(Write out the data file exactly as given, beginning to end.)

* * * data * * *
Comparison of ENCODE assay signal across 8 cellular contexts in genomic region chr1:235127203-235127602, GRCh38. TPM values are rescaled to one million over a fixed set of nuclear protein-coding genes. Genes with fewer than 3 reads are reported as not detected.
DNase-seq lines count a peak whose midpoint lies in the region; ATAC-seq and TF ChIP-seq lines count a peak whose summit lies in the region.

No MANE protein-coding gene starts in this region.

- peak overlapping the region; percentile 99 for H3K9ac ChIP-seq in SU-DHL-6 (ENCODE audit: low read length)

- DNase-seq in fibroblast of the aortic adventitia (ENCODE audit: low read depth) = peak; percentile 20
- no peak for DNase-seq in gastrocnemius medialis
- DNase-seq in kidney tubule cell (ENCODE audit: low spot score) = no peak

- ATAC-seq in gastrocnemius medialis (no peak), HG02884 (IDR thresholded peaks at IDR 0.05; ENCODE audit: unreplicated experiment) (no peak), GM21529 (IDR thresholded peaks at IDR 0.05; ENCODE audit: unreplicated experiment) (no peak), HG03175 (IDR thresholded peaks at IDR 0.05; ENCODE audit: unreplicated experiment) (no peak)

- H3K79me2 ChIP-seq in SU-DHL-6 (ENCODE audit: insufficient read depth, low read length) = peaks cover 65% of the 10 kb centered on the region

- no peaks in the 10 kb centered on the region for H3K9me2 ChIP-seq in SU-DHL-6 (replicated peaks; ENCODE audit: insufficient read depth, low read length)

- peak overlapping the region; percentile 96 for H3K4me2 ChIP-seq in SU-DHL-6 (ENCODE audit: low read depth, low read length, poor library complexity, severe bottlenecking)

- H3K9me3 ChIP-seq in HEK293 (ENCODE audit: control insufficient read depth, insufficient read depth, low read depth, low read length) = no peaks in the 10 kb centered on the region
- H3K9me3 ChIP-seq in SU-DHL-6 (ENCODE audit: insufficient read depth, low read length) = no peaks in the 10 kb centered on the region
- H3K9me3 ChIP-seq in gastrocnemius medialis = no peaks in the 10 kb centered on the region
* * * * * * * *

Comparison of ENCODE assay signal across 8 cellular contexts in genomic region chr1:235127203-235127602, GRCh38. TPM values are rescaled to one million over a fixed set of nuclear protein-coding genes. Genes with fewer than 3 reads are reported as not detected.
DNase-seq lines count a peak whose midpoint lies in the region; ATAC-seq and TF ChIP-seq lines count a peak whose summit lies in the region.

No MANE protein-coding gene starts in this region.

- peak overlapping the region; percentile 99 for H3K9ac ChIP-seq in SU-DHL-6 (ENCODE audit: low read length)

- DNase-seq in fibroblast of the aortic adventitia (ENCODE audit: low read depth) = peak; percentile 20
- no peak for DNase-seq in gastrocnemius medialis
- DNase-seq in kidney tubule cell (ENCODE audit: low spot score) = no peak

- ATAC-seq in gastrocnemius medialis (no peak), HG02884 (IDR thresholded peaks at IDR 0.05; ENCODE audit: unreplicated experiment) (no peak), GM21529 (IDR thresholded peaks at IDR 0.05; ENCODE audit: unreplicated experiment) (no peak), HG03175 (IDR thresholded peaks at IDR 0.05; ENCODE audit: unreplicated experiment) (no peak)

- H3K79me2 ChIP-seq in SU-DHL-6 (ENCODE audit: insufficient read depth, low read length) = peaks cover 65% of the 10 kb centered on the region

- no peaks in the 10 kb centered on the region for H3K9me2 ChIP-seq in SU-DHL-6 (replicated peaks; ENCODE audit: insufficient read depth, low read length)

- peak overlapping the region; percentile 96 for H3K4me2 ChIP-seq in SU-DHL-6 (ENCODE audit: low read depth, low read length, poor library complexity, severe bottlenecking)

- H3K9me3 ChIP-seq in HEK293 (ENCODE audit: control insufficient read depth, insufficient read depth, low read depth, low read length) = no peaks in the 10 kb centered on the region
- H3K9me3 ChIP-seq in SU-DHL-6 (ENCODE audit: insufficient read depth, low read length) = no peaks in the 10 kb centered on the region
- H3K9me3 ChIP-seq in gastrocnemius medialis = no peaks in the 10 kb centered on the region